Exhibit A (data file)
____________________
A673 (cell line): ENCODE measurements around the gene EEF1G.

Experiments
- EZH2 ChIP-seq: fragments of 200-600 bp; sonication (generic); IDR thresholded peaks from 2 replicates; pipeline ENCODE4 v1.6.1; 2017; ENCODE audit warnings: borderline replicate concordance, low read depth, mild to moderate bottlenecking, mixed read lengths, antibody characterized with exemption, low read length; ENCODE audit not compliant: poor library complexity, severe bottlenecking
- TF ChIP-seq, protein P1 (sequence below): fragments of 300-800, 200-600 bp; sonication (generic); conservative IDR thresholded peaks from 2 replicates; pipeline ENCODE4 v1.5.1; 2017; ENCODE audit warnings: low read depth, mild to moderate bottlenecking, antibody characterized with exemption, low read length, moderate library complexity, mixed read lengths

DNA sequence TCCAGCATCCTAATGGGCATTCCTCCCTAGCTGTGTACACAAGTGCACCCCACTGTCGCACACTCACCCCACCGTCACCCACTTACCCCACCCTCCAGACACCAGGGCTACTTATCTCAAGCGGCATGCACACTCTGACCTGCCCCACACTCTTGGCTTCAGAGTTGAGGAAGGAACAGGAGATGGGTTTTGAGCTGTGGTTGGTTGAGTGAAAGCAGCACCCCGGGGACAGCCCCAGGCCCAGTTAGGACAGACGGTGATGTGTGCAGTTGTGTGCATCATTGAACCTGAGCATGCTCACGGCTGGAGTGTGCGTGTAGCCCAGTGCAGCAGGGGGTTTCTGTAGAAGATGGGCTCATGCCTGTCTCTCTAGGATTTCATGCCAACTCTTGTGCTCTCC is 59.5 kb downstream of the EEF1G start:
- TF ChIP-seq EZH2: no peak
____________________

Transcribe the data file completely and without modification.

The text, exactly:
A673 (cell line): ENCODE measurements around the gene EEF1G.

Experiments
- EZH2 ChIP-seq: fragments of 200-600 bp; sonication (generic); IDR thresholded peaks from 2 replicates; pipeline ENCODE4 v1.6.1; 2017; ENCODE audit warnings: borderline replicate concordance, low read depth, mild to moderate bottlenecking, mixed read lengths, antibody characterized with exemption, low read length; ENCODE audit not compliant: poor library complexity, severe bottlenecking
- TF ChIP-seq, protein P1 (sequence below): fragments of 300-800, 200-600 bp; sonication (generic); conservative IDR thresholded peaks from 2 replicates; pipeline ENCODE4 v1.5.1; 2017; ENCODE audit warnings: low read depth, mild to moderate bottlenecking, antibody characterized with exemption, low read length, moderate library complexity, mixed read lengths

DNA sequence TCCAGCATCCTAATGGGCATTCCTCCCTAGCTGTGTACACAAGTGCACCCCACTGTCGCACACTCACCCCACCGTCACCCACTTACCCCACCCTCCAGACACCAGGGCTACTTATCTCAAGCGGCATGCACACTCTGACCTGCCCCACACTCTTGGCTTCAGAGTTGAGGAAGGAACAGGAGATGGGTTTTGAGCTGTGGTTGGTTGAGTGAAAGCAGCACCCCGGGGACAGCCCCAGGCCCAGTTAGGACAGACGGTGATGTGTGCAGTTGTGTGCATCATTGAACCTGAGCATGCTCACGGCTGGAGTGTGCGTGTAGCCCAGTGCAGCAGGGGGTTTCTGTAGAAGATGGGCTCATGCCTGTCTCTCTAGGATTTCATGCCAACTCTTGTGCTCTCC is 59.5 kb downstream of the EEF1G start:
- TF ChIP-seq EZH2: no peak